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$435 We love the Marker Baron so much that we borrowed a fleet of them from Marker to mount on all of our backcountry test skis. When the Baron's predecessor, the DIN-16 Duke, debuted in 2007, it was the only alpine-touring binding that truly skied like a real alpine binding. Word spread, and shops literally could not keep it stocked. Marker released the Baron in 2008. It has the same alpine-style performance as the Duke—solid, secure, and confidence-inspiring—but is 150 grams lighter (thanks to the use of nylon instead of magnesium), and $60 less expensive. And with a DIN range of four through 12, it's more of an everyman's binding. If you're skiing the resort most of the time, but want touring capability for occasional side- and backcountry laps, you won't find a better binding.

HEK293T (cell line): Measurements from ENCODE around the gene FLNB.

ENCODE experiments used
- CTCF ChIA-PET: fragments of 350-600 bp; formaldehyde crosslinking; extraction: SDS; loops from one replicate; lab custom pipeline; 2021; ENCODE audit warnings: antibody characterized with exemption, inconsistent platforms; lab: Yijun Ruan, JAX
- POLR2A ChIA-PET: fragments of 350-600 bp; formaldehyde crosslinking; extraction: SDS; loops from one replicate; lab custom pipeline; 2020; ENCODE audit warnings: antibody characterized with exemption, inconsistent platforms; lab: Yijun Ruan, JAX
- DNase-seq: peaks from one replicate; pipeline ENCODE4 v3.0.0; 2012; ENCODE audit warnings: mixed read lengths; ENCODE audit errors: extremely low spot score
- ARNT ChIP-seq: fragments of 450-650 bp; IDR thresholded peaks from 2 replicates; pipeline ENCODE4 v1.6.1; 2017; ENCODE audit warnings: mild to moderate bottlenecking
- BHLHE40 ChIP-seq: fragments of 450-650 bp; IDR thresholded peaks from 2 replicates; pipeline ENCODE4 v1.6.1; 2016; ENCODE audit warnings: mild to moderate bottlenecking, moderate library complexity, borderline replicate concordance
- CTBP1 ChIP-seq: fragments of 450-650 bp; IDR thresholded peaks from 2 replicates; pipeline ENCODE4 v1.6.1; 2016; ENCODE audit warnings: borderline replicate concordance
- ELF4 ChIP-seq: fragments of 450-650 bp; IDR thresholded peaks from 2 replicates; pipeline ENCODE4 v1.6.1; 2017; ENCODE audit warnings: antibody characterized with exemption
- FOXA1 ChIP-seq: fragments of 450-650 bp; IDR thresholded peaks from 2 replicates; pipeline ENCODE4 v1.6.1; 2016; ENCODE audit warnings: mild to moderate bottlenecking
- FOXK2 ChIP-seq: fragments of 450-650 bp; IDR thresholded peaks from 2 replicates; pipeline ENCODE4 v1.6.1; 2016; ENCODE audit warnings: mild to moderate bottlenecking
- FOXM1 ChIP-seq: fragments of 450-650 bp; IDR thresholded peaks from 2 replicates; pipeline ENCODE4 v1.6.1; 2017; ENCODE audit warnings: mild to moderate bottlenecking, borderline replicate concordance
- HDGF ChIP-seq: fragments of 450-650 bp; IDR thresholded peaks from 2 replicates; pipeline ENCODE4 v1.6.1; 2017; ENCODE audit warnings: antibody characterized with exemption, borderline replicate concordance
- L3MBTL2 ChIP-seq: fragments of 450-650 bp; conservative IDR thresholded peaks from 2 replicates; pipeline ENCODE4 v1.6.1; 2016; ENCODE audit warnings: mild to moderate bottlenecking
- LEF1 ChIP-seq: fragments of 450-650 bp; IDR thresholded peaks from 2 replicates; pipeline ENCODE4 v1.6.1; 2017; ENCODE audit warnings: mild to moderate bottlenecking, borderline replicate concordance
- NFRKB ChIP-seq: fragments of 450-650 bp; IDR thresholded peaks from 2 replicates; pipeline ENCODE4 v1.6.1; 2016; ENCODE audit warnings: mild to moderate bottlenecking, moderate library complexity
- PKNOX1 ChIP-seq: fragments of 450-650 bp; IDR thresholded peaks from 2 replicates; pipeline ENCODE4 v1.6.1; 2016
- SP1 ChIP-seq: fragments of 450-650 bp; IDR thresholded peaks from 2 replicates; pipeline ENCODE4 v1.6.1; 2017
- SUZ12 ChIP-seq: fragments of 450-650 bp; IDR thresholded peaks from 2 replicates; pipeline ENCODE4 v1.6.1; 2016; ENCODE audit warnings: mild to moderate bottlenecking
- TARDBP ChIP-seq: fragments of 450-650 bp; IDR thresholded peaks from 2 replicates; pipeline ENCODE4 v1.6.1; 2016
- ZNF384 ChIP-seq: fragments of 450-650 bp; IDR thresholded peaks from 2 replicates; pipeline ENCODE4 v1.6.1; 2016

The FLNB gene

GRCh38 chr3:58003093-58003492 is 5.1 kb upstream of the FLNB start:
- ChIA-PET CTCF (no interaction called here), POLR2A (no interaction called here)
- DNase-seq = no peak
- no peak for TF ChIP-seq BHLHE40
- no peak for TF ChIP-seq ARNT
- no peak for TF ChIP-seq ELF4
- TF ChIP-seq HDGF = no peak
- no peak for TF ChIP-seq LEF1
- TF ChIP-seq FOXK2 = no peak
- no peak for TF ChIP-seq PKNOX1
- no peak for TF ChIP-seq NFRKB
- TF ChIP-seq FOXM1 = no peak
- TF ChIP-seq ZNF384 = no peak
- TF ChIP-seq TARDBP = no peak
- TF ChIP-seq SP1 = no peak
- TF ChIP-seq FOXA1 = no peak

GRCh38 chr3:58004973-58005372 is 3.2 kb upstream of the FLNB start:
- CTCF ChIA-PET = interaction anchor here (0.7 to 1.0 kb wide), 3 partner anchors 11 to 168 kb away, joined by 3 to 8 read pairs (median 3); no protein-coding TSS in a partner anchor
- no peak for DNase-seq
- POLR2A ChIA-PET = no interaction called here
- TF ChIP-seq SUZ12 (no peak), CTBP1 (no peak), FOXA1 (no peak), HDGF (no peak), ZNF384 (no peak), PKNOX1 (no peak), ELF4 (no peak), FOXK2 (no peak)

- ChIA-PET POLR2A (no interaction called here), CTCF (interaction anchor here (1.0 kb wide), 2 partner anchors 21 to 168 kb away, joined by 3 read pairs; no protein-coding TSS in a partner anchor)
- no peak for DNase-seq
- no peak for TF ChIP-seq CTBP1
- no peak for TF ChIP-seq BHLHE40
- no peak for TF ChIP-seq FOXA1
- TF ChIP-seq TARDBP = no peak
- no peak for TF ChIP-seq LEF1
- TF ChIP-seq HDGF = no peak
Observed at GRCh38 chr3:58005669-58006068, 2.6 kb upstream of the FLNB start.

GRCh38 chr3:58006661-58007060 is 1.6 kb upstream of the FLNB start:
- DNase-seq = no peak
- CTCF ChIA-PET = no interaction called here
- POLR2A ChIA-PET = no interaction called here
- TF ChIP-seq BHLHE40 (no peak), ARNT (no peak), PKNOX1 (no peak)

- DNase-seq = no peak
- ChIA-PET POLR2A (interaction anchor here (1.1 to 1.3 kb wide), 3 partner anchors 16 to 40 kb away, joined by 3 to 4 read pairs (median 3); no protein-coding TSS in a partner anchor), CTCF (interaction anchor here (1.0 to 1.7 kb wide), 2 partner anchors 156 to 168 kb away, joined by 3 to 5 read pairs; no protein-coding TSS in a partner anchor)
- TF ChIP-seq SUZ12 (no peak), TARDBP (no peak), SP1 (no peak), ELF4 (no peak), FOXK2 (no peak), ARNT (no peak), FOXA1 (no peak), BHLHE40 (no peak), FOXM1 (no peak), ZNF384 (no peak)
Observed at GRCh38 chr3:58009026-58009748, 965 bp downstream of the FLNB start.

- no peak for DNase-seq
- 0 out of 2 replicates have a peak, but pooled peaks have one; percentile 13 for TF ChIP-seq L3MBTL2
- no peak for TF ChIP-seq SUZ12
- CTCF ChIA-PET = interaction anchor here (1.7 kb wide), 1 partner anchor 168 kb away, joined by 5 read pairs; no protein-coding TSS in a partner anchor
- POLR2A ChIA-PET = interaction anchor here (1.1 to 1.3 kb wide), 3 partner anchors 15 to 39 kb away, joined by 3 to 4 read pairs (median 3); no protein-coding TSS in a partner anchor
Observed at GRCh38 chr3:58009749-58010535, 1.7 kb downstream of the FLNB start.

Backcountry Bindings

Whether you're going on a day-long tour or just heading out the gates, you need a binding that works as well going uphill as it does going down. Here is a collection of some of the best AT and telemark bindings out there.

This super light, formfitting, mid-weight down jacket features a micro-chamois collar to combat zipper chafe, a one-handed draw cord for snap adjustments, and 800-fill down. $220; www.mountainhardwear.com

Best Puffy Coats

Puffy jackets have come a long way since being mocked ruthlessly by Ralphie’s little brother in “A Christmas Story.” Now, they’re engineered to be warmer, lighter and more stylish than ever before. We found eight that stood out from the crowd.